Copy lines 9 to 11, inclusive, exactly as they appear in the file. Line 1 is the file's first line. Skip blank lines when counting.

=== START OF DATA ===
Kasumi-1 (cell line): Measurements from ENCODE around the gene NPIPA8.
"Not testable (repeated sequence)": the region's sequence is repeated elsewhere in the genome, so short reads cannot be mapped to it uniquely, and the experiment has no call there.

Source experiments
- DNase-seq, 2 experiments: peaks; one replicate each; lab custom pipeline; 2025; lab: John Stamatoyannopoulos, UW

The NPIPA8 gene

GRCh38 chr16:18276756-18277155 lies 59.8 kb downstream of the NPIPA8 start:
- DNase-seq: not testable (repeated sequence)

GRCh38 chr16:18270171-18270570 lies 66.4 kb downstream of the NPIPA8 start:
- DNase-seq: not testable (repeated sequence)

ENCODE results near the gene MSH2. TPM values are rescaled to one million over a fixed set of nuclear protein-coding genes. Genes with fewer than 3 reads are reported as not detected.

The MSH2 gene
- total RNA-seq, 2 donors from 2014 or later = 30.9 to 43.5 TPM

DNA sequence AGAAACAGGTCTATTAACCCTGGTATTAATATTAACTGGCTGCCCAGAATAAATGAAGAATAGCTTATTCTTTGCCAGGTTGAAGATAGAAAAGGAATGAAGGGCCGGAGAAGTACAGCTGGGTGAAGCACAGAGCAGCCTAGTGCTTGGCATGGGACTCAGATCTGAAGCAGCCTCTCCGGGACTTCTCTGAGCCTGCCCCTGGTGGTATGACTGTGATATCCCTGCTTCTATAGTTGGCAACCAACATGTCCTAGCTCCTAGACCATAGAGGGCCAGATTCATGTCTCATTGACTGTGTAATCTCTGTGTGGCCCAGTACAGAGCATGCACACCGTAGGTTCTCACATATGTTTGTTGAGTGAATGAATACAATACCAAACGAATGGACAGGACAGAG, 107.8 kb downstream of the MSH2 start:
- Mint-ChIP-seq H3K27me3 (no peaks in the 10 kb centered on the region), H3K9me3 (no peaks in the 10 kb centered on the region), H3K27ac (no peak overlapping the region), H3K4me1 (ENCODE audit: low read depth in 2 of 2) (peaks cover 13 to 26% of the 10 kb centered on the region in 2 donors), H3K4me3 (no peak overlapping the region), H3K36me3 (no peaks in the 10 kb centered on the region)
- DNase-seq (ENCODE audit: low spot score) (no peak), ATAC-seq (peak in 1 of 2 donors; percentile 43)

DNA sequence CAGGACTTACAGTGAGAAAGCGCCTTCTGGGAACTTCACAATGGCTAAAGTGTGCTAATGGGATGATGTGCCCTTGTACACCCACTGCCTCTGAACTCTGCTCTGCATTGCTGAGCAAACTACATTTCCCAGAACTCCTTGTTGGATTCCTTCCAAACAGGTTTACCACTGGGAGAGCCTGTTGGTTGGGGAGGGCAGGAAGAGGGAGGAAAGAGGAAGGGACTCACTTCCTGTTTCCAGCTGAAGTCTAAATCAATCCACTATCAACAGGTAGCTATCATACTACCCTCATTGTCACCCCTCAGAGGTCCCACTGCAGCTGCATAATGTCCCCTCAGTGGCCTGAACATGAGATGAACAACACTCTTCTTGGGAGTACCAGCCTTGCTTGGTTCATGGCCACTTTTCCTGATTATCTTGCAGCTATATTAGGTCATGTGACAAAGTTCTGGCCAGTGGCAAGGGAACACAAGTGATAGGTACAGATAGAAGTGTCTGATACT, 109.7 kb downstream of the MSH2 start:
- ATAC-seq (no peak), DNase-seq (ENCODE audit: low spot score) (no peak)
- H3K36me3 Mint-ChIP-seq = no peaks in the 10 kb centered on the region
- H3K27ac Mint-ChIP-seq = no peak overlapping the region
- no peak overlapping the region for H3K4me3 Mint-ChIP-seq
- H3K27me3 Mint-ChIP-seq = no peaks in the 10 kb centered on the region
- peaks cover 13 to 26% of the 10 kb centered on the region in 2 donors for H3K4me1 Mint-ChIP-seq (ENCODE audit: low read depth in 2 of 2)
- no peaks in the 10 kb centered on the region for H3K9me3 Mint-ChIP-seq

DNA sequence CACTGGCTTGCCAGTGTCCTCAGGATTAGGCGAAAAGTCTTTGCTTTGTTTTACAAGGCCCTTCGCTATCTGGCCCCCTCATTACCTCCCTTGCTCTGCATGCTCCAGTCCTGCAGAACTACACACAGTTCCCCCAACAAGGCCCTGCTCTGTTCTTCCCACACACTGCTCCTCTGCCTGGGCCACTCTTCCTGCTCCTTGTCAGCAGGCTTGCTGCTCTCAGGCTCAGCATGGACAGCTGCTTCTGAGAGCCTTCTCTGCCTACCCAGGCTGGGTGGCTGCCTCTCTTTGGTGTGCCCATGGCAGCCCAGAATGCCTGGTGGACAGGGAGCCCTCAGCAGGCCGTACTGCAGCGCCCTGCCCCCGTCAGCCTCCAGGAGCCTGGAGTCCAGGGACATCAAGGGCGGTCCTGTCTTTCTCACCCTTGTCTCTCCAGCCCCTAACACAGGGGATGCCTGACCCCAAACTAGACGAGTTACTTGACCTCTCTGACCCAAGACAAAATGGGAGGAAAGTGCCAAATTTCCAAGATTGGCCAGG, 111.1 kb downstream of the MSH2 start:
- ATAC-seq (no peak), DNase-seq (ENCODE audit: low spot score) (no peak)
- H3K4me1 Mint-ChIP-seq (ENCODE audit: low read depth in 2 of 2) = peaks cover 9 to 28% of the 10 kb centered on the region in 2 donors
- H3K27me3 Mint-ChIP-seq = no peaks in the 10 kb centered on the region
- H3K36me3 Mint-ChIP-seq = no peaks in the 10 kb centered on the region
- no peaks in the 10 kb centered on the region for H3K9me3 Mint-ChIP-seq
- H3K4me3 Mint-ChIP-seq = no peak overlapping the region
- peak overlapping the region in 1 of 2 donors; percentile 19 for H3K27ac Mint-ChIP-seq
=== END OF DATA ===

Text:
- DNase-seq: not testable (repeated sequence)

ENCODE results near the gene MSH2. TPM values are rescaled to one million over a fixed set of nuclear protein-coding genes. Genes with fewer than 3 reads are reported as not detected.

The MSH2 gene